Map of Italy with circuit board detail

Staying crypto-current

Maurizio Di Salvo TEP and Pier Giorgio Brugnara assess changes in tax treatment of crypto-assets in Italy

Cryptocurrency taxation can vary significantly by country but the following principles will often apply:

  • CGT: Many countries treat profits from the sale or exchange of cryptocurrency as capital gains. This means that when cryptocurrencies are sold for more than they were purchased, profits are subject to capital gains tax (CGT).
  • Income tax: In some cases, when cryptocurrency is received as payment for goods or services, it is treated as income and taxed accordingly.
  • Tax on mining: Individuals or entities that mine cryptocurrency may have to pay taxes on the value of the mined coins at the time they are received.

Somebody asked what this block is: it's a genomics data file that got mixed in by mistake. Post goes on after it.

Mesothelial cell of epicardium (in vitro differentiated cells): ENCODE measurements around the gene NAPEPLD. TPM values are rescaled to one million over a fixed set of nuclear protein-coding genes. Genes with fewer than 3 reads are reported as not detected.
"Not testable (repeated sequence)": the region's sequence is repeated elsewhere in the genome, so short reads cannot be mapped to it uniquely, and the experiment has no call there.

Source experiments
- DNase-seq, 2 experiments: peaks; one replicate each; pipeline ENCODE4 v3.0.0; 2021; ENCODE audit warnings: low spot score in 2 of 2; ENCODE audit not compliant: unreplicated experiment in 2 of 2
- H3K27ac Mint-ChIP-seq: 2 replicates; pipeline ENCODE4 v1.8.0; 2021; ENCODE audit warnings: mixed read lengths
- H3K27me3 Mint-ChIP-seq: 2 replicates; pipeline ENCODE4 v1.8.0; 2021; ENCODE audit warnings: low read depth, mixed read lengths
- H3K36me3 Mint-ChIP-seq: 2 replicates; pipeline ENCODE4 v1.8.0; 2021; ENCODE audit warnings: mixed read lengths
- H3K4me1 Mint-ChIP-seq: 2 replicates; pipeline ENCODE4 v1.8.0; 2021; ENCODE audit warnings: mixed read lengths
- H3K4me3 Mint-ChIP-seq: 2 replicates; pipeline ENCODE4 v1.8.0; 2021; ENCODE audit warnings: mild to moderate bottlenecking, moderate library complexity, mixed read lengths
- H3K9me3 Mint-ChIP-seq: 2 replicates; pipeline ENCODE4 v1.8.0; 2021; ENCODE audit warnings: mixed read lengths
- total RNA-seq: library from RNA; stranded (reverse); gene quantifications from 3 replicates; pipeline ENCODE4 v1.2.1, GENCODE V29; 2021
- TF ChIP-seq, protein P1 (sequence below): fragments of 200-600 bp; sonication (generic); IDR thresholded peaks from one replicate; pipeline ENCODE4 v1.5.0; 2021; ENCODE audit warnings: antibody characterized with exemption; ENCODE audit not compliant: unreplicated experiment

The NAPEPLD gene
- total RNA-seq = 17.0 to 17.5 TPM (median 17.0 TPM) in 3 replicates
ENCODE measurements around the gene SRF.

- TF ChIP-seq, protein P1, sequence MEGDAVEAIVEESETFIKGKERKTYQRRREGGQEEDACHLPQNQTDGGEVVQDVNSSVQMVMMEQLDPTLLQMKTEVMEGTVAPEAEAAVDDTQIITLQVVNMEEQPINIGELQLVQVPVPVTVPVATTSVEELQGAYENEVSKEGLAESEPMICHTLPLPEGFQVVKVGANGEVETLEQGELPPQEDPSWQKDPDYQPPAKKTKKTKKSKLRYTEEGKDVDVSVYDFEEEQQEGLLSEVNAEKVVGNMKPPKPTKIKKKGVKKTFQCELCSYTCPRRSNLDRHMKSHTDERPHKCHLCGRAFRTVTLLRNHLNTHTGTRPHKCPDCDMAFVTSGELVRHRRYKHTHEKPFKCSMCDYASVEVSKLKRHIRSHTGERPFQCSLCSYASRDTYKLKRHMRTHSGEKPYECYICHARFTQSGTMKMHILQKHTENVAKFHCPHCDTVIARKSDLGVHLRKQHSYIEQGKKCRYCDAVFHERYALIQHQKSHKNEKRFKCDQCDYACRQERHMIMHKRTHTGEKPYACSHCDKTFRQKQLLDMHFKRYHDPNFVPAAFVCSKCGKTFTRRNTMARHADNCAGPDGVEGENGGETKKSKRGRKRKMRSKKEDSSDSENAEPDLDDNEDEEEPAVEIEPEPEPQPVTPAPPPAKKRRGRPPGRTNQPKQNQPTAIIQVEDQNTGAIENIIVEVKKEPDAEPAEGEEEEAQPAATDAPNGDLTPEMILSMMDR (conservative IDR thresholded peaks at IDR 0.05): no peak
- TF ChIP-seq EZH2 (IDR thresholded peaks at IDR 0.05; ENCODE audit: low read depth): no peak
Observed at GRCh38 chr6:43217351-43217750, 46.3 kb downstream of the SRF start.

• VAT/GST: There is variability in whether cryptocurrencies are subject to value added tax (VAT) or goods and services tax (GST). Some countries have decided that transactions involving cryptocurrency are exempt from these taxes.
  • Wealth tax: Some jurisdictions may include cryptocurrencies in wealth tax calculations, depending on the taxpayer's total holdings.
  • Tax reporting requirements: Taxpayers are generally required to report their cryptocurrency transactions and holdings, much like they would for any other asset.

Zeroing in on Italy, following a long break,[1] Budget Law of 2023) (the Law) introduced changes to the taxation rules for ‘crypto-assets’.[2] Before this major change, the Italian tax administration provided guidance on a case-by-case basis, in response to many taxpayer rulings, which were mainly concerned with the transfer of cryptocurrencies.


The new Italian tax pattern for crypto-assets

The Law introduced a specific tax discipline regarding crypto-assets in Italy.

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